Resource is well-organized and structured with an index.  Content is appealing to the eye.

Meets the cultural, linguistic and special needs of all learners.

Use of Library Space Resource requires an unreasonable amount of space and is not easily accessible. Resource requires some space and is accessible. Resource needs minimal space and is easily accessible in a designated, signed area.
Cost Cost is prohibitive to budget. Cost is within budget. Cost is minimal or free.

 

Relevancy – Again, the content is accessible for most Grade 4-6 French Immersion students, if they are achieving grade-level reading competency and comprehension and the online 2019 version is the most up-to-date resource available.

Curricular connections – The information remains the same – it provides support to the “content” objectives in the BC Curriculum but, due in part to the nature of an encyclopedia, it is lacking in the promotion of research/inquiry-based learning.

Currency – Being an online resource, updated for 2019, it provides the most current information available, including (as retrieved from the World Book website https://www.worldbook.com/world-book-encyclopedia-2019.aspx ):

  • Over 1,200 new and revised articles, including North Korea, drones, virtual reality and the royal wedding of Prince Harry to Meghan Markle.
  • Current census and economic data for U.S. and countries around the world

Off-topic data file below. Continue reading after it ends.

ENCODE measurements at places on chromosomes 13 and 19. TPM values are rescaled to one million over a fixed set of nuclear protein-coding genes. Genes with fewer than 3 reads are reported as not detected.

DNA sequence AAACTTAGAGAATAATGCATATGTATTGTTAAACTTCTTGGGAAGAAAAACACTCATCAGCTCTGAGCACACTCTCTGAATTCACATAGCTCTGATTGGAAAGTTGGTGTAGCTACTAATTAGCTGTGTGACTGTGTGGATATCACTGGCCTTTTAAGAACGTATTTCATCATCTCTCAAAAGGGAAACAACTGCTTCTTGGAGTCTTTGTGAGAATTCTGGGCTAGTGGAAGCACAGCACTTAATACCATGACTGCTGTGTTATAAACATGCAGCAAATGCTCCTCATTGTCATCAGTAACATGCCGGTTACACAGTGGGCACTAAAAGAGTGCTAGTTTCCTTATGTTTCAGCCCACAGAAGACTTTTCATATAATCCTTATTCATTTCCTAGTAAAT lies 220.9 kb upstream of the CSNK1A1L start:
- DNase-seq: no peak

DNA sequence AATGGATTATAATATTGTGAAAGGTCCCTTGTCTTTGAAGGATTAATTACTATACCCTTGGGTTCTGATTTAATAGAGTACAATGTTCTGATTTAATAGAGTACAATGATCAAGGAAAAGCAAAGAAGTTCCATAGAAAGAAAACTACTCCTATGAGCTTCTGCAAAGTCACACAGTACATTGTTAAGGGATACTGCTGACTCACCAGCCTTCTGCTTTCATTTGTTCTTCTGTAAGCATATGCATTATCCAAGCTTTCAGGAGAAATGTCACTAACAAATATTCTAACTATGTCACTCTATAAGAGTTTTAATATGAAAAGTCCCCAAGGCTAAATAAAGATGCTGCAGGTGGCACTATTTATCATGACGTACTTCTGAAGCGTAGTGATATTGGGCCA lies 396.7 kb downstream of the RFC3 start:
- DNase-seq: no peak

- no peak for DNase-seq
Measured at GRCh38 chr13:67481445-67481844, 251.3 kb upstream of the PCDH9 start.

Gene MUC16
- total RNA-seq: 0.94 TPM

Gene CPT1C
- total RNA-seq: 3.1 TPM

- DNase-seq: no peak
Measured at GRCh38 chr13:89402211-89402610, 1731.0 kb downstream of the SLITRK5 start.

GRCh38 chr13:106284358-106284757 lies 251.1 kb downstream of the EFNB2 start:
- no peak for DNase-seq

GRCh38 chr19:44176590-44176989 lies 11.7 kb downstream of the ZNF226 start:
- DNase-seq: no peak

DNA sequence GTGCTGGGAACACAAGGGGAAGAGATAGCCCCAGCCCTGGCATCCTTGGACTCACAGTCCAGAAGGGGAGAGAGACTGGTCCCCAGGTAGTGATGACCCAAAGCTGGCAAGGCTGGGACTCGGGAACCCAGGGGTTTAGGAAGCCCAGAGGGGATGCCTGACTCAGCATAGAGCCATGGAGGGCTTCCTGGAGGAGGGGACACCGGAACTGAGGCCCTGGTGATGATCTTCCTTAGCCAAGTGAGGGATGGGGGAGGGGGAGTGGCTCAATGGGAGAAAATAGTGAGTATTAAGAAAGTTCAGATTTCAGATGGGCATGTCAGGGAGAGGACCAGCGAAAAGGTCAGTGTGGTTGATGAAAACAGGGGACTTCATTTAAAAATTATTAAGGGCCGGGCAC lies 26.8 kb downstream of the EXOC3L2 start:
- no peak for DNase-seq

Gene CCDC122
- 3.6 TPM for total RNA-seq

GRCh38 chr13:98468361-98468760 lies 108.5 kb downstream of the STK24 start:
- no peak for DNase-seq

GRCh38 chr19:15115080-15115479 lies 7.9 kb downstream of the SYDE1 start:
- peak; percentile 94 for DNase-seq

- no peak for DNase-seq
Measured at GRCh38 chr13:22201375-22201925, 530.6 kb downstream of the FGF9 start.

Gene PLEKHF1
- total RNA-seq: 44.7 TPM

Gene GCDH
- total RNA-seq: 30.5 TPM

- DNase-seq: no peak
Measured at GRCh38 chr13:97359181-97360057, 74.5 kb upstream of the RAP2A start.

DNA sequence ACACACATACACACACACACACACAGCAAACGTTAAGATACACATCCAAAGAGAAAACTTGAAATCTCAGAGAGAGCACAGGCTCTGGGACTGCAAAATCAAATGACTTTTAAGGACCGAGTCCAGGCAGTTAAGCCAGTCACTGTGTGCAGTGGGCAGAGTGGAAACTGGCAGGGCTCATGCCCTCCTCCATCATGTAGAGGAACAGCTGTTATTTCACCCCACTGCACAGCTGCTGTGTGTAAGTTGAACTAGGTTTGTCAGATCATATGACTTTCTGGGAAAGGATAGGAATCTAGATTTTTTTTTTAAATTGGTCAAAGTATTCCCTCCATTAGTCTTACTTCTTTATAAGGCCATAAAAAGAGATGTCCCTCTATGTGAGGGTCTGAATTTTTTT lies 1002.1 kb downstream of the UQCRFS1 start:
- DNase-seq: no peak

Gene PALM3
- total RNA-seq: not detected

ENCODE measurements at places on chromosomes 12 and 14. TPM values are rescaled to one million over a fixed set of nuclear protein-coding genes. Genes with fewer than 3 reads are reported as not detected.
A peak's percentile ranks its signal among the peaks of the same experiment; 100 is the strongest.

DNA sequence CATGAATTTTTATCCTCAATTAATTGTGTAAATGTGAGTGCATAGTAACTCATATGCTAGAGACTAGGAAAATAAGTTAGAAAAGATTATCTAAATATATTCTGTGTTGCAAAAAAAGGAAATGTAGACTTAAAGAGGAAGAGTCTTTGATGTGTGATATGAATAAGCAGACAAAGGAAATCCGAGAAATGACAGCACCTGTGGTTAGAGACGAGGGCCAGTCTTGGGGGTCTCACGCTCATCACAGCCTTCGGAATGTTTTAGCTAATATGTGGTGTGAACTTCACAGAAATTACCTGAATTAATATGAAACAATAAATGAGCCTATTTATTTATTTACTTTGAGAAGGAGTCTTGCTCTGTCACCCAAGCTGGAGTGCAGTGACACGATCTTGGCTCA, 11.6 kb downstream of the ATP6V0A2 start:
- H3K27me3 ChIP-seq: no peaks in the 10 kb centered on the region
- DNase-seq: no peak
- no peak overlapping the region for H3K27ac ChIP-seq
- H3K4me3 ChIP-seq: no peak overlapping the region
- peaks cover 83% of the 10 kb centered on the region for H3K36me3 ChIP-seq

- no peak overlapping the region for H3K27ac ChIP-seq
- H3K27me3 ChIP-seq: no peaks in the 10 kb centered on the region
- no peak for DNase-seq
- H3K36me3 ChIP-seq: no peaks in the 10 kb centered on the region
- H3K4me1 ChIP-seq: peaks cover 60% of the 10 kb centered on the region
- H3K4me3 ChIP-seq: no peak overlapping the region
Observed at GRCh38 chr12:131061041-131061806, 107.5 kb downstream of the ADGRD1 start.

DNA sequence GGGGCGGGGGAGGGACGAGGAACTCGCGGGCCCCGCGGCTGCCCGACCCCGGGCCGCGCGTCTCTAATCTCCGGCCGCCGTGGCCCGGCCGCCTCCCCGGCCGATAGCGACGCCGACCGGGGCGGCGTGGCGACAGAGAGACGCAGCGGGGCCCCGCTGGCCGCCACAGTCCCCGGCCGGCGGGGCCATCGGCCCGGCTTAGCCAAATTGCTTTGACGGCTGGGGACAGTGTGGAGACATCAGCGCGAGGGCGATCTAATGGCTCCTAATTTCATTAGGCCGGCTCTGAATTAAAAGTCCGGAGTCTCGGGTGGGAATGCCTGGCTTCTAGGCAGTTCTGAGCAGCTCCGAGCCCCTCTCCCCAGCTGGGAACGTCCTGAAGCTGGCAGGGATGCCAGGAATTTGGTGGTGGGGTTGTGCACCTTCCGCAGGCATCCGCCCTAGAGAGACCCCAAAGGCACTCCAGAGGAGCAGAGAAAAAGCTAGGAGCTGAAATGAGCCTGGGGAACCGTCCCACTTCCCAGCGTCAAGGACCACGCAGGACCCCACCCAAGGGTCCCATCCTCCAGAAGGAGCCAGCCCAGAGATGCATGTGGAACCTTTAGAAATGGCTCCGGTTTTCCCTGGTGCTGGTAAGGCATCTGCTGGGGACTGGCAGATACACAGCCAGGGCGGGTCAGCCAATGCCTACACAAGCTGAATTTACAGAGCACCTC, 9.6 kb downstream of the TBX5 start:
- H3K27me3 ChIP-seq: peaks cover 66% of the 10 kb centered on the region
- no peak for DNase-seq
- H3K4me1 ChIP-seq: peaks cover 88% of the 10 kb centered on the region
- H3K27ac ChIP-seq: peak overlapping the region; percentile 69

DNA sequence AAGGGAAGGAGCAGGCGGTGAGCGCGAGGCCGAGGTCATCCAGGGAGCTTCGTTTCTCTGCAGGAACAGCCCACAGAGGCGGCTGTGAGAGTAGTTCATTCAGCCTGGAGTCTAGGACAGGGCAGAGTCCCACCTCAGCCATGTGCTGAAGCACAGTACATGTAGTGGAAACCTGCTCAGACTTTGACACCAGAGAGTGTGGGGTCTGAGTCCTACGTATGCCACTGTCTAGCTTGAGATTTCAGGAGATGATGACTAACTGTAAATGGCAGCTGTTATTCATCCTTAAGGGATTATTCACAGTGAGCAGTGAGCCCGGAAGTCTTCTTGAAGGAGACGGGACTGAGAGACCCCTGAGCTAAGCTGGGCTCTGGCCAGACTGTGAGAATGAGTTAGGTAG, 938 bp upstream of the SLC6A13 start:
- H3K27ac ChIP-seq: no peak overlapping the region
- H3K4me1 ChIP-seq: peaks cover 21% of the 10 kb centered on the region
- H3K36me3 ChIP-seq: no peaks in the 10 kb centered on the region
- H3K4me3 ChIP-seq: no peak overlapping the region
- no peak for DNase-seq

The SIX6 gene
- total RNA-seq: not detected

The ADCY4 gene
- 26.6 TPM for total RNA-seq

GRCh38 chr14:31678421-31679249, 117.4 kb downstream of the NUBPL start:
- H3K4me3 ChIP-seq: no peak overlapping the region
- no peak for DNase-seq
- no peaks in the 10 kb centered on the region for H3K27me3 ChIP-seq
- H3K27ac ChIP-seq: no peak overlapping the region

• New biographies of actors, directors, musicians, authors, and politicians, including Jeffrey Bezo and Elon Musk.
  • Recent outcomes of national elections around the world
  • Updates to tables of winners of prizes and awards, including Nobels, Pulitzers, and various literary awards
  • Sports updates for outcomes of major tournaments and races, including the 2018 Winter Olympic Games and FIFA World Cup.

 

Accuracy of Information – World Book remains a reliable source and is objective in its Canadian content.

Ease of Use – The online version on World Book is fairly easy to navigate for computer-savvy students; nonetheless, it is recommended that tutorial sessions be given prior to use in order to explain certain aspects, such as how to “search”, links to the “article contents” and “related information”, as well as, how to print, translate or email documents.

Use of Library Space – Being an online resource there is no physical space in the library that is taken but, it is important to note, that access to technology is not always available when needed.

Cost – Since this resource is part of the district’s resource bundle, there is no cost (of which I am aware) to our school library, specifically.

  1. Conclusion

In conclusion, the benefits of the online version of Word Book in both French and English outweigh those of the print versions.  One cannot argue that having the most up-to-date resource available, paid for through district funding and accessible wherever a computer can be found, is simply better for budgetary and “authority” reasons.  From an ecological standpoint, the online version has a lesser carbon footprint that the production of materials required to make the World Book and deliver it.

  1. References

Asselin, M., Branch, J., & Oberg, D., (Eds). Achieving information literacy: Standards for school library programs in Canada. Ottawa, ON: Canadian School Library Association & The Association for Teacher-Librarianship in Canada.  Retrieved from http://accessola2.com/SLIC-Site/slic/ail110217.pdf

British Columbia Ministry of Education. B.C.’s New Curriculum. (2016) Retrieved from https://curriculum.gov.bc.ca/